This work was funded by the Novo Nordisk Foundation (grant NNF10CC1016517), the National Institutes of Health (grants R01GM057089 and U01AI124316).

University of California - San Diego

Related Bacteria Articles from Brightsurf:

Siblings can also differ from one another in bacteria
A research team from the University of Tübingen and the German Center for Infection Research (DZIF) is investigating how pathogens influence the immune response of their host with genetic variation.

How bacteria fertilize soya
Soya and clover have their very own fertiliser factories in their roots, where bacteria manufacture ammonium, which is crucial for plant growth.

Bacteria might help other bacteria to tolerate antibiotics better
A new paper by the Dynamical Systems Biology lab at UPF shows that the response by bacteria to antibiotics may depend on other species of bacteria they live with, in such a way that some bacteria may make others more tolerant to antibiotics.

Two-faced bacteria
The gut microbiome, which is a collection of numerous beneficial bacteria species, is key to our overall well-being and good health.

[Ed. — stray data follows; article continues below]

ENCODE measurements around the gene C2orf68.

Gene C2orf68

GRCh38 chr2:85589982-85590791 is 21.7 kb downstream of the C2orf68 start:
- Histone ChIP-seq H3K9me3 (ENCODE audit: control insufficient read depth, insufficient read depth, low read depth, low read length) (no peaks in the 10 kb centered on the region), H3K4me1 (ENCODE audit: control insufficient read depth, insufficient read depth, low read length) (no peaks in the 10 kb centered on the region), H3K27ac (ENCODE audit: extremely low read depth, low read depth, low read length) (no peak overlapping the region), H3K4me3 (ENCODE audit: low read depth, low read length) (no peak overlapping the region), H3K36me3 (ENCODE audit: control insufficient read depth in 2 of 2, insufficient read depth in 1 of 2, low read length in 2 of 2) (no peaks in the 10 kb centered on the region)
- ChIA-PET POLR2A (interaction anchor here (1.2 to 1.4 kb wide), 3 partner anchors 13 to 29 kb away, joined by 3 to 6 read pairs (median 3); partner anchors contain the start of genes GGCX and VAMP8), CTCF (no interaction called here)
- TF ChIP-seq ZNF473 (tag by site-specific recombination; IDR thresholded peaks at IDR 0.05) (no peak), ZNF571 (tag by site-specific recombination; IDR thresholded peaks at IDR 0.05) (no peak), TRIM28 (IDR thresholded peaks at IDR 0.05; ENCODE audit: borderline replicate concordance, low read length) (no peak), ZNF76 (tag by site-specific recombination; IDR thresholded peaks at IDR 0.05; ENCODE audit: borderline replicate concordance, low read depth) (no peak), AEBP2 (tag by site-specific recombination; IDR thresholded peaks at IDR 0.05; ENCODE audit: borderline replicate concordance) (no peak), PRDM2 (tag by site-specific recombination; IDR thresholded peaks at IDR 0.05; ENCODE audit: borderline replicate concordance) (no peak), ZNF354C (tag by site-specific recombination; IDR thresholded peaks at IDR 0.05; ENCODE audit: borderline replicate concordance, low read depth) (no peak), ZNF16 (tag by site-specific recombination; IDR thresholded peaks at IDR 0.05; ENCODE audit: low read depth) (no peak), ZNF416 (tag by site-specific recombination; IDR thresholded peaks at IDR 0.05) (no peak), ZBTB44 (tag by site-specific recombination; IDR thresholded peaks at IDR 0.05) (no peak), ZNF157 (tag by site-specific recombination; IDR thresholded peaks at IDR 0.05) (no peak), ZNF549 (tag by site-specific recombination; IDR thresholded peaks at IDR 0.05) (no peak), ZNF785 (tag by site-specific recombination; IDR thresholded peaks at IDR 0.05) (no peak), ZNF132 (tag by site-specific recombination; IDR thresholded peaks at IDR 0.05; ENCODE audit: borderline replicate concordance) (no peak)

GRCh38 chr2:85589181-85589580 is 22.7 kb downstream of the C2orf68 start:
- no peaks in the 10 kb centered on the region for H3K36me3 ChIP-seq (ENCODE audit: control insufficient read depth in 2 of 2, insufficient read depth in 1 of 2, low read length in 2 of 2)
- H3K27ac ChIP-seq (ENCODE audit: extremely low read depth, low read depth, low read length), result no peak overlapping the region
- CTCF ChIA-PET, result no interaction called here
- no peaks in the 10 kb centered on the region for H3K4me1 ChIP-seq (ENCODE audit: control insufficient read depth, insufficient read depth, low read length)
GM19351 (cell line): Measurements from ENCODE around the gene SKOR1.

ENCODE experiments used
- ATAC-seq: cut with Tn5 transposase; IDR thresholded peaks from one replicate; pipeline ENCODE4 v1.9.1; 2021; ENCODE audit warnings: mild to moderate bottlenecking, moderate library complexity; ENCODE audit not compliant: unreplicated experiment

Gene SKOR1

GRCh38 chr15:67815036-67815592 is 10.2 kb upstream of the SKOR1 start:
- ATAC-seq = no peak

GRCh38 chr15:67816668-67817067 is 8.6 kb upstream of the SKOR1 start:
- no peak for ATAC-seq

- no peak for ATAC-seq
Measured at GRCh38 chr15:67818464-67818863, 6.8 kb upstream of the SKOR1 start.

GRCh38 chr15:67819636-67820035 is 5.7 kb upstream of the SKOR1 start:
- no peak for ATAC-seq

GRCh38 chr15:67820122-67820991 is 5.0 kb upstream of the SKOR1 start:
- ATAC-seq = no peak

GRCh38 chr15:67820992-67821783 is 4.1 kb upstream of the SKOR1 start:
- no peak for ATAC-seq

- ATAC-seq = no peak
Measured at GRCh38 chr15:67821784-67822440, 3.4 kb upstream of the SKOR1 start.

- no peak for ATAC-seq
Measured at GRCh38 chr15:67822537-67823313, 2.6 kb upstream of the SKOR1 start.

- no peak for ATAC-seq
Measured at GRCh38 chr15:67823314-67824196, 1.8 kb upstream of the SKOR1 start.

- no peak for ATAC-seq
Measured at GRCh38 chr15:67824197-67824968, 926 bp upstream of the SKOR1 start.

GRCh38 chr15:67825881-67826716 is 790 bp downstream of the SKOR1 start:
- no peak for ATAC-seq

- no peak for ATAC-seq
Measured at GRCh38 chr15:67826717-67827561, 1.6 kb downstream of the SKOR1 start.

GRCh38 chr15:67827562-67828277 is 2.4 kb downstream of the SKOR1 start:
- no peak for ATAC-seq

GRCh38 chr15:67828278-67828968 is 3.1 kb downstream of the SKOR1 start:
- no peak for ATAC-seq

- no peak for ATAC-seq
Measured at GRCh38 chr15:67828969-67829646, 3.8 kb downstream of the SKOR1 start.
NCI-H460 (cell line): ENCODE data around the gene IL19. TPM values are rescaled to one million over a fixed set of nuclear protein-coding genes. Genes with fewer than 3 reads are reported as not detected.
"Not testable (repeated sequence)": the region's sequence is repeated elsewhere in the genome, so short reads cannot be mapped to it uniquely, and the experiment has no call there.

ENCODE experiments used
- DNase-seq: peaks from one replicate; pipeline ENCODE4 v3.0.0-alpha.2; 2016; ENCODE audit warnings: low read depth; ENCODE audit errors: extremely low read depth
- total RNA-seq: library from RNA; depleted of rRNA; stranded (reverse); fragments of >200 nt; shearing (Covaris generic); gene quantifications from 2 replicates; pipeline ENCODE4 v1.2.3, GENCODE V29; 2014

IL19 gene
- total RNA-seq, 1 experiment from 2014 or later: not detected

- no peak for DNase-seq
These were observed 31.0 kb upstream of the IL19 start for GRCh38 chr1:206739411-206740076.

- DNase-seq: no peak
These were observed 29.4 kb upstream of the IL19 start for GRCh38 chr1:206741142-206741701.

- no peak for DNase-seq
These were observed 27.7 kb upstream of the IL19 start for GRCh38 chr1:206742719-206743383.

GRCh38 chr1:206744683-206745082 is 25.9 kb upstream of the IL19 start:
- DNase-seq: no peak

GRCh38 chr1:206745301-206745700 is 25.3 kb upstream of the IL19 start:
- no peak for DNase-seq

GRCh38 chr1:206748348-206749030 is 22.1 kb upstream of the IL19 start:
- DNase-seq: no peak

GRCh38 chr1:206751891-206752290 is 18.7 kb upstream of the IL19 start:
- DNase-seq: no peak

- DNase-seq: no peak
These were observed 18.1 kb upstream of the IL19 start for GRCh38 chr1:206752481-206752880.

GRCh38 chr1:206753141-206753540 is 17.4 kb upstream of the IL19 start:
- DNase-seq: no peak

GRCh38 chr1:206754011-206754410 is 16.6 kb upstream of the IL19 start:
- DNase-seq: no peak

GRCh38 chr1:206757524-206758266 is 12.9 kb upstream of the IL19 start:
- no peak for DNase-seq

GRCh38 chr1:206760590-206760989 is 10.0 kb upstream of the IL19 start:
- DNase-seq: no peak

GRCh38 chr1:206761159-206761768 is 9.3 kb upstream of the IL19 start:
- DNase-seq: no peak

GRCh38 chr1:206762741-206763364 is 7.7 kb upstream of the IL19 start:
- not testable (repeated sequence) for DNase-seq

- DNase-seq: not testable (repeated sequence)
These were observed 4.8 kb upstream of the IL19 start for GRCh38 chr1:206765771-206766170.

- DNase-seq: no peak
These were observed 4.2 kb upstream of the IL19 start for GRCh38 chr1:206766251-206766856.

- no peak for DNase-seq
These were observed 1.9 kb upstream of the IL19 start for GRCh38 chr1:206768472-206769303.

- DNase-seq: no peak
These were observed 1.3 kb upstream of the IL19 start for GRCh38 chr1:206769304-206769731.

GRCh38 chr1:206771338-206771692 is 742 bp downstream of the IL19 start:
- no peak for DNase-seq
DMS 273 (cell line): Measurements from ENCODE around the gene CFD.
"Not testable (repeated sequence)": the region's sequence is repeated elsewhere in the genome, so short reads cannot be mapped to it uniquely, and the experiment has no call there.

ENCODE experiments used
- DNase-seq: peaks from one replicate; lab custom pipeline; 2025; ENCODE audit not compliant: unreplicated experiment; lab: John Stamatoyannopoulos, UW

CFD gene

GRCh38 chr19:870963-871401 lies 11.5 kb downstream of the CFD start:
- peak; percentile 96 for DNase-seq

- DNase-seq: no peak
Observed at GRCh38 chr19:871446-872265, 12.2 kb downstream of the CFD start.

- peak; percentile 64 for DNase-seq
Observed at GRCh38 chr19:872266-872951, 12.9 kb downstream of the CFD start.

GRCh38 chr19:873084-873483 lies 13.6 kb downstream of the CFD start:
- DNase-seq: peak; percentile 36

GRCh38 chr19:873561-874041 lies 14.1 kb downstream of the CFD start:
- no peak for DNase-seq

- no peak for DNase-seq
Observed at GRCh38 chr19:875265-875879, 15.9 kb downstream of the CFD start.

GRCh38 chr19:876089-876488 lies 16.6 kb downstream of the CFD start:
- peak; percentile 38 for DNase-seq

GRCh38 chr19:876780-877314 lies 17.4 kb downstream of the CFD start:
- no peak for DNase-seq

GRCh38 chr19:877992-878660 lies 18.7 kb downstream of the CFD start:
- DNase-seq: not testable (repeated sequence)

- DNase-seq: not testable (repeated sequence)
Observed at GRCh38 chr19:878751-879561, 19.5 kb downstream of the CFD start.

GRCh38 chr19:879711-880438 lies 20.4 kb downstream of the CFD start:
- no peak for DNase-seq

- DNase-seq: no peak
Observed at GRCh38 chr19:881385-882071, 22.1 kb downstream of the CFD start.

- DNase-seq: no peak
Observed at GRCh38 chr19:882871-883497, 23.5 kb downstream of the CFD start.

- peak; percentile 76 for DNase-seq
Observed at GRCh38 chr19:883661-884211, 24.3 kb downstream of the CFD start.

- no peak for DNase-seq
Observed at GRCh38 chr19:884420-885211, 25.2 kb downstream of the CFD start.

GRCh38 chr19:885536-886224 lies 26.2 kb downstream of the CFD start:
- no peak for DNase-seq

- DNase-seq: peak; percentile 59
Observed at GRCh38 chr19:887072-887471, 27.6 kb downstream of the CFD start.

Microcensus in bacteria
Bacillus subtilis can determine proportions of different groups within a mixed population.

Right beneath the skin we all have the same bacteria
In the dermis skin layer, the same bacteria are found across age and gender.

Bacteria must be 'stressed out' to divide
Bacterial cell division is controlled by both enzymatic activity and mechanical forces, which work together to control its timing and location, a new study from EPFL finds.

How bees live with bacteria
More than 90 percent of all bee species are not organized in colonies, but fight their way through life alone.

The bacteria building your baby
Australian researchers have laid to rest a longstanding controversy: is the womb sterile?

Hopping bacteria
Scientists have long known that key models of bacterial movement in real-world conditions are flawed.

Read More: Bacteria News and Bacteria Current Events
Brightsurf.com is a participant in the Amazon Services LLC Associates Program, an affiliate advertising program designed to provide a means for sites to earn advertising fees by advertising and linking to Amazon.com.